Friday, September 23, 2011

More in Information on Kazakhstan's New Religious Restrictions

As has been mentioned in earlier posts, a law has been proposed in Kazakhstan that would dramatically affect the operations of many religious groups. Among other things, the law would:
  • De-register all currently existing religious organizations and require a costly re-registration.
  • Require religious groups to have their religious writing and documents to be evaluated by the state.
  • Ban all religious activity for non-registered groups.
  • Impose censorship of religious literature.
  • Restrict distribution of religious literature to religious buildings...
  • But also require religious groups to obtain state approval to build or open religious buildings.
The Institute on Religion and Public Policy has recently released their own legislative analysis of the proposed law. The law is still under consideration by the Kazakhstan Parliament, but it was passed by the Parliament's Lower House on September 21.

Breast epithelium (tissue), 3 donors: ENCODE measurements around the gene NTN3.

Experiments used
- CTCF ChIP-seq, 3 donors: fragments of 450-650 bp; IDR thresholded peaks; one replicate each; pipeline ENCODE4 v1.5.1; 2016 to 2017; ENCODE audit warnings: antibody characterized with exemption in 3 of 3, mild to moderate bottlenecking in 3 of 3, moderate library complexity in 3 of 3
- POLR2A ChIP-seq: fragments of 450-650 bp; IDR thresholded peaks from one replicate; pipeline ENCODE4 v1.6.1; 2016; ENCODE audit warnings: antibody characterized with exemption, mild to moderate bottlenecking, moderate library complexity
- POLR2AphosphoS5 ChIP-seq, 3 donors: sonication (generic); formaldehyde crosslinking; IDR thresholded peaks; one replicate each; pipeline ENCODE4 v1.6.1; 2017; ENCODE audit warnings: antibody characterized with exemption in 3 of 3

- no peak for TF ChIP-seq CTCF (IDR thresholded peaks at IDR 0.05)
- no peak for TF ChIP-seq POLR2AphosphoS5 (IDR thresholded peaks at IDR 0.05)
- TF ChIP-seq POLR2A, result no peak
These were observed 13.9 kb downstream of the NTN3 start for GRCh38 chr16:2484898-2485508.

This unfolding event is a great example for us of how religious markets exist within legal and institutional settings and that the nature of religion in a religious market can change due to changes in that setting. This will be a recurring theme in our course.

No comments:

Post a Comment

Comments of economic content are welcome. Comments that deride or criticize others will be removed.